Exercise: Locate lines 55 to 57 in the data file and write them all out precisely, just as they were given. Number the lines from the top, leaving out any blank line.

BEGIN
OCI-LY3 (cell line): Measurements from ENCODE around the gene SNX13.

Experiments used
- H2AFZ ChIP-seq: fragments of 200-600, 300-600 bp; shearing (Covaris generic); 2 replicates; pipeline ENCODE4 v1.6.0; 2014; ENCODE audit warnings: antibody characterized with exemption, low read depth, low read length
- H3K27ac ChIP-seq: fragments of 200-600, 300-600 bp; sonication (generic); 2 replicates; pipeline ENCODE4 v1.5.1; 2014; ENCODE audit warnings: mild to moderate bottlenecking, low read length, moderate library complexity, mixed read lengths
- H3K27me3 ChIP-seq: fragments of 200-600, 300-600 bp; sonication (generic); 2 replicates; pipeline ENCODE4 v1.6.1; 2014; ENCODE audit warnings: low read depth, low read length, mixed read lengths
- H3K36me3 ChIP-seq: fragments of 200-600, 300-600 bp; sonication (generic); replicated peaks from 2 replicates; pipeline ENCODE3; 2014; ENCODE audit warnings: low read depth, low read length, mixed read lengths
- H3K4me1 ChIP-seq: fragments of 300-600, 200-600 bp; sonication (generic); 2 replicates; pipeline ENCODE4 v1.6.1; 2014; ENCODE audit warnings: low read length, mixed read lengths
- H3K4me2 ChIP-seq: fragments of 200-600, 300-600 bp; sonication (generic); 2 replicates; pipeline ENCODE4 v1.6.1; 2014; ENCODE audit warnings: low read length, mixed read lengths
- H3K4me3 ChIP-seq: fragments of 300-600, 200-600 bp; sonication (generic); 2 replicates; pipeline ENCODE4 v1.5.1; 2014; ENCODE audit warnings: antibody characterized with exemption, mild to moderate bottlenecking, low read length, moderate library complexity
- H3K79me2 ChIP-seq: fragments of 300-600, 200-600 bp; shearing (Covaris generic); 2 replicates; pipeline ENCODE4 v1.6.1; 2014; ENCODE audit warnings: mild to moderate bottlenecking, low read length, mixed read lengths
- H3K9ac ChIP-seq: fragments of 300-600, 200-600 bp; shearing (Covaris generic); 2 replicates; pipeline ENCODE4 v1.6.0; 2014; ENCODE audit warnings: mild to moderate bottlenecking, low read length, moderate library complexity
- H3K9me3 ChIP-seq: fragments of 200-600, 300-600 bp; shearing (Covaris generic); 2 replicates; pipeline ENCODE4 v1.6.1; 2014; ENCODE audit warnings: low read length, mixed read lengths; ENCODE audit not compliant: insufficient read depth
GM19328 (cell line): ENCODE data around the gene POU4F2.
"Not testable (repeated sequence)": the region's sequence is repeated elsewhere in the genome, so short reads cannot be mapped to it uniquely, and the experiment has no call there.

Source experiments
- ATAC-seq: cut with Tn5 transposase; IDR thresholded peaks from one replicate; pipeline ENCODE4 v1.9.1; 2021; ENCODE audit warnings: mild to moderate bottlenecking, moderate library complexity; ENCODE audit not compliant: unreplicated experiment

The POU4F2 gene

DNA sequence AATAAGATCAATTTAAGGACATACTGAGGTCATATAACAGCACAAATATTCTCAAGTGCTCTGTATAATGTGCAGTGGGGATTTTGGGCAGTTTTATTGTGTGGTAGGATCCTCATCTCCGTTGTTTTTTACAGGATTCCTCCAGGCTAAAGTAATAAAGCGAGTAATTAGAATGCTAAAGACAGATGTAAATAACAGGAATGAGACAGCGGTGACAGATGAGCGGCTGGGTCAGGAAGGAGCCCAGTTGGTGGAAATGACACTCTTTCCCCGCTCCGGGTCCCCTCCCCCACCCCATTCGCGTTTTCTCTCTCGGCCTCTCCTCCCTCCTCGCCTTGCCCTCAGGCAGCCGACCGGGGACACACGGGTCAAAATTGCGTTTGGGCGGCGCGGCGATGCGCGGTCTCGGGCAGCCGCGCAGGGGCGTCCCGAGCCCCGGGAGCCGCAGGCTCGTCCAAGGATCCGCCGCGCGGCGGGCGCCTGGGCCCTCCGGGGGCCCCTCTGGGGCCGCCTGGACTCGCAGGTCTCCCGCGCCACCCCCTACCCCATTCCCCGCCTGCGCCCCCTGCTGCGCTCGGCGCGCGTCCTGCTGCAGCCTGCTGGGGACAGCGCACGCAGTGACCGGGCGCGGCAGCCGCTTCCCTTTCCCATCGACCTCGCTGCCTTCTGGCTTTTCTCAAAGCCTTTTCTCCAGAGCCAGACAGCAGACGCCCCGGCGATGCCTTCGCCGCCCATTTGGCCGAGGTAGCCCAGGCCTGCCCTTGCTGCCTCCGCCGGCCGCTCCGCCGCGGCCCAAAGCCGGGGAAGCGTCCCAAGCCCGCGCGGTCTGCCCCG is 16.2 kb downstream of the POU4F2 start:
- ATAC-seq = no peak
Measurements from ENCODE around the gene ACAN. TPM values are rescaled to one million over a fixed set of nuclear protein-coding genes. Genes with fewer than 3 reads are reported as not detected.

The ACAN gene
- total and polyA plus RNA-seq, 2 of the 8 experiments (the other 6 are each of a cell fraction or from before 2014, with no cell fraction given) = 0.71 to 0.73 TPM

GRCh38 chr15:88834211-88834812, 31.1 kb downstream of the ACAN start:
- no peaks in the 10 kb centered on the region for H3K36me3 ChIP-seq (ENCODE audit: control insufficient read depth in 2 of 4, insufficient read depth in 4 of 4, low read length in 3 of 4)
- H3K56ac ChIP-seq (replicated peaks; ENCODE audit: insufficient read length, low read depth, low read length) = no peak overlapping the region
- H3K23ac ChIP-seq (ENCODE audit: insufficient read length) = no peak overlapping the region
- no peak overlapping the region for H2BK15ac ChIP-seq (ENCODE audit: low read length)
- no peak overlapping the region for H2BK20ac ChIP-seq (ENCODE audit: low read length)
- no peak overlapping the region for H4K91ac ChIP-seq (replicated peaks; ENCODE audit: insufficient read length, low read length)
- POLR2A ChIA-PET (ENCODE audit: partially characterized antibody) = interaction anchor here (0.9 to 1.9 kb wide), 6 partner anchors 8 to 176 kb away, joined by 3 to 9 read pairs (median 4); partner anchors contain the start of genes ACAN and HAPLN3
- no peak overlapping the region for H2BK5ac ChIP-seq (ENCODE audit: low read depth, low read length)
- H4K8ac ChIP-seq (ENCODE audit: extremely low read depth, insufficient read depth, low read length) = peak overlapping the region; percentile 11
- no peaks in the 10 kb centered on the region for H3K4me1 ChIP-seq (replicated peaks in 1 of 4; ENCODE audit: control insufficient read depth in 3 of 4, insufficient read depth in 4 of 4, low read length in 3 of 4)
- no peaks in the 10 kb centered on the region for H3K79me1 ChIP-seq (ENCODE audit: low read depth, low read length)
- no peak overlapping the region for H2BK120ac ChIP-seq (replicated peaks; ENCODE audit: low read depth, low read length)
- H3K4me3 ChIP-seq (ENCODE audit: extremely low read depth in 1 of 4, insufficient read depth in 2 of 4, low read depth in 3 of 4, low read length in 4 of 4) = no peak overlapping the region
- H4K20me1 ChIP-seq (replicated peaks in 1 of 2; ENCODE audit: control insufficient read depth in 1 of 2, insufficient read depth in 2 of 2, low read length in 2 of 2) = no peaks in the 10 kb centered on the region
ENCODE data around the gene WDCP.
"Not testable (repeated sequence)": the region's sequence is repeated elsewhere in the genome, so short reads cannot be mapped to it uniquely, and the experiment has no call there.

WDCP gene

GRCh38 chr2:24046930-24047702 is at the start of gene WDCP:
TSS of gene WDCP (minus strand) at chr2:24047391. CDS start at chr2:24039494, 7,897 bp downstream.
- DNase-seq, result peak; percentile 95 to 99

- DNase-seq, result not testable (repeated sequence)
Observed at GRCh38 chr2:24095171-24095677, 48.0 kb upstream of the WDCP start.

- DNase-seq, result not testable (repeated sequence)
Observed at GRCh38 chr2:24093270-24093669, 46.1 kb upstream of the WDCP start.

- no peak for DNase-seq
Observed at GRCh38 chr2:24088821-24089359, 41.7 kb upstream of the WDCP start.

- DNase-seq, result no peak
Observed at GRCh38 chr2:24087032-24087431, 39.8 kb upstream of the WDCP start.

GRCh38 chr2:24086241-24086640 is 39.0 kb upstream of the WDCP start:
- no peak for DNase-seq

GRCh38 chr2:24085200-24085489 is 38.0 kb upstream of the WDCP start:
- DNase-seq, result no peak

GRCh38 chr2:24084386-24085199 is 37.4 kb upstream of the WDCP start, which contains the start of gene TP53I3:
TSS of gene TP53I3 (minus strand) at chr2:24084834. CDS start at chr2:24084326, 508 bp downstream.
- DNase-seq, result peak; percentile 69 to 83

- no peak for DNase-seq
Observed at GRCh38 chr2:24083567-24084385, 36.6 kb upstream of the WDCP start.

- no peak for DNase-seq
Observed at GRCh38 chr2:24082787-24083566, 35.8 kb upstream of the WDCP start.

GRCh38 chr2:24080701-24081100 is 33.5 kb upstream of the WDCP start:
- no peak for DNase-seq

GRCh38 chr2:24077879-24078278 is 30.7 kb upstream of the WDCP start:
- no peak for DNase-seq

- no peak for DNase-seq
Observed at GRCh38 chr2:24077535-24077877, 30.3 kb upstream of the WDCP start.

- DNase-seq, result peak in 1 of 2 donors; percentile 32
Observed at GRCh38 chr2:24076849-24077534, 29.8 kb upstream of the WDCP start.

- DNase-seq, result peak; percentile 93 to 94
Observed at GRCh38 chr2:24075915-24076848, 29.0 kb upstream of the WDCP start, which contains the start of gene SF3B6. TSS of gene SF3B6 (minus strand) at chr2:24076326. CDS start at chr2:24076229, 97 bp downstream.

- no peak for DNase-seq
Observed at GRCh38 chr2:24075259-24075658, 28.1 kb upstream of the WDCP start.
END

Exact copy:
- DNase-seq, result no peak

GRCh38 chr2:24084386-24085199 is 37.4 kb upstream of the WDCP start, which contains the start of gene TP53I3:
TSS of gene TP53I3 (minus strand) at chr2:24084834. CDS start at chr2:24084326, 508 bp downstream.